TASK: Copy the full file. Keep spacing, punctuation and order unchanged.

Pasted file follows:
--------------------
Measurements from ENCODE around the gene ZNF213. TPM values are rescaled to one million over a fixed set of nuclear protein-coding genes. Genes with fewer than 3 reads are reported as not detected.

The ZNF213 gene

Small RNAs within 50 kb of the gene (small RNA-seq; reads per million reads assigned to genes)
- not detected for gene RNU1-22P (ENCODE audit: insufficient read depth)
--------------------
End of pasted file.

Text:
Measurements from ENCODE around the gene ZNF213. TPM values are rescaled to one million over a fixed set of nuclear protein-coding genes. Genes with fewer than 3 reads are reported as not detected.

The ZNF213 gene

Small RNAs within 50 kb of the gene (small RNA-seq; reads per million reads assigned to genes)
- not detected for gene RNU1-22P (ENCODE audit: insufficient read depth)